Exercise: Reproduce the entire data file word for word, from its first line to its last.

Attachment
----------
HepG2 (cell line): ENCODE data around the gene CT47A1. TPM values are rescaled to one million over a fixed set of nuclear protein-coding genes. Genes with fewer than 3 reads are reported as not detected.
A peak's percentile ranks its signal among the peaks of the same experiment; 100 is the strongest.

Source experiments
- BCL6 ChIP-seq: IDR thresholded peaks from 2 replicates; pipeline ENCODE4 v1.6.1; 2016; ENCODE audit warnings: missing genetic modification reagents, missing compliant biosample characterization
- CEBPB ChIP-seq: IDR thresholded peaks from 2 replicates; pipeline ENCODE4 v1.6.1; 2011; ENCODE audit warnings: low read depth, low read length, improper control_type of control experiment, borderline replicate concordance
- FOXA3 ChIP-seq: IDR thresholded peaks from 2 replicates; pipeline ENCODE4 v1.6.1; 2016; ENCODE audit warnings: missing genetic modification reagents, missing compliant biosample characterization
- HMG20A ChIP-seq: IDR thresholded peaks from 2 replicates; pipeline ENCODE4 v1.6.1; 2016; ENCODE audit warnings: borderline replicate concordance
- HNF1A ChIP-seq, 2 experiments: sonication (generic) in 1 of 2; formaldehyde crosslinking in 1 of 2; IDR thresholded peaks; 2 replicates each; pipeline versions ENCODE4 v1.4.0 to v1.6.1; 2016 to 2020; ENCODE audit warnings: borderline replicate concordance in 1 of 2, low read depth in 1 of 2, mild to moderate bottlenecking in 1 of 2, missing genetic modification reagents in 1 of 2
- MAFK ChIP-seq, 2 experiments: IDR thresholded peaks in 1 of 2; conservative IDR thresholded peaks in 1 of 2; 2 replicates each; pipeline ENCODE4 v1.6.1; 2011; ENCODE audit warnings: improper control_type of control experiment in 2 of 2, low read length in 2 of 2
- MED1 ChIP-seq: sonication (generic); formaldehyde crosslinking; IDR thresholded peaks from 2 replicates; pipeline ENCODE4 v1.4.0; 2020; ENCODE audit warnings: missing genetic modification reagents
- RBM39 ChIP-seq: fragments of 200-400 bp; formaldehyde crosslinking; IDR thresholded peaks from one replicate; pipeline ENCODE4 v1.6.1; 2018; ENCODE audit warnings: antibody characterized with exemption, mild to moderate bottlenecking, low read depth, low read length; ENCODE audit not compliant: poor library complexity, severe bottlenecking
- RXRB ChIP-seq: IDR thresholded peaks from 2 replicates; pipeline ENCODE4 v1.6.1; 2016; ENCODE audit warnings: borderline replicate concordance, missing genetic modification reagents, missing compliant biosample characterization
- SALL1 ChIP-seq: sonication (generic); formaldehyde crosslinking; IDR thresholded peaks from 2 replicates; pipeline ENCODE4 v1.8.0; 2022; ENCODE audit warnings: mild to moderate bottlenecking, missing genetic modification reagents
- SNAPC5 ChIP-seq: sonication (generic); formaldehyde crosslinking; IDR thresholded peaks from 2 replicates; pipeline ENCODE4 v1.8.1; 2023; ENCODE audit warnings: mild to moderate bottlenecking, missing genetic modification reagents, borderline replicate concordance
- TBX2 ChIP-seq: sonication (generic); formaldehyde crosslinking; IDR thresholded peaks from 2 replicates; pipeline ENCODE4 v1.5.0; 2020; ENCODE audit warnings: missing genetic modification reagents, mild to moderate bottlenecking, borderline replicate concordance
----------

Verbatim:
HepG2 (cell line): ENCODE data around the gene CT47A1. TPM values are rescaled to one million over a fixed set of nuclear protein-coding genes. Genes with fewer than 3 reads are reported as not detected.
A peak's percentile ranks its signal among the peaks of the same experiment; 100 is the strongest.

Source experiments
- BCL6 ChIP-seq: IDR thresholded peaks from 2 replicates; pipeline ENCODE4 v1.6.1; 2016; ENCODE audit warnings: missing genetic modification reagents, missing compliant biosample characterization
- CEBPB ChIP-seq: IDR thresholded peaks from 2 replicates; pipeline ENCODE4 v1.6.1; 2011; ENCODE audit warnings: low read depth, low read length, improper control_type of control experiment, borderline replicate concordance
- FOXA3 ChIP-seq: IDR thresholded peaks from 2 replicates; pipeline ENCODE4 v1.6.1; 2016; ENCODE audit warnings: missing genetic modification reagents, missing compliant biosample characterization
- HMG20A ChIP-seq: IDR thresholded peaks from 2 replicates; pipeline ENCODE4 v1.6.1; 2016; ENCODE audit warnings: borderline replicate concordance
- HNF1A ChIP-seq, 2 experiments: sonication (generic) in 1 of 2; formaldehyde crosslinking in 1 of 2; IDR thresholded peaks; 2 replicates each; pipeline versions ENCODE4 v1.4.0 to v1.6.1; 2016 to 2020; ENCODE audit warnings: borderline replicate concordance in 1 of 2, low read depth in 1 of 2, mild to moderate bottlenecking in 1 of 2, missing genetic modification reagents in 1 of 2
- MAFK ChIP-seq, 2 experiments: IDR thresholded peaks in 1 of 2; conservative IDR thresholded peaks in 1 of 2; 2 replicates each; pipeline ENCODE4 v1.6.1; 2011; ENCODE audit warnings: improper control_type of control experiment in 2 of 2, low read length in 2 of 2
- MED1 ChIP-seq: sonication (generic); formaldehyde crosslinking; IDR thresholded peaks from 2 replicates; pipeline ENCODE4 v1.4.0; 2020; ENCODE audit warnings: missing genetic modification reagents
- RBM39 ChIP-seq: fragments of 200-400 bp; formaldehyde crosslinking; IDR thresholded peaks from one replicate; pipeline ENCODE4 v1.6.1; 2018; ENCODE audit warnings: antibody characterized with exemption, mild to moderate bottlenecking, low read depth, low read length; ENCODE audit not compliant: poor library complexity, severe bottlenecking
- RXRB ChIP-seq: IDR thresholded peaks from 2 replicates; pipeline ENCODE4 v1.6.1; 2016; ENCODE audit warnings: borderline replicate concordance, missing genetic modification reagents, missing compliant biosample characterization
- SALL1 ChIP-seq: sonication (generic); formaldehyde crosslinking; IDR thresholded peaks from 2 replicates; pipeline ENCODE4 v1.8.0; 2022; ENCODE audit warnings: mild to moderate bottlenecking, missing genetic modification reagents
- SNAPC5 ChIP-seq: sonication (generic); formaldehyde crosslinking; IDR thresholded peaks from 2 replicates; pipeline ENCODE4 v1.8.1; 2023; ENCODE audit warnings: mild to moderate bottlenecking, missing genetic modification reagents, borderline replicate concordance
- TBX2 ChIP-seq: sonication (generic); formaldehyde crosslinking; IDR thresholded peaks from 2 replicates; pipeline ENCODE4 v1.5.0; 2020; ENCODE audit warnings: missing genetic modification reagents, mild to moderate bottlenecking, borderline replicate concordance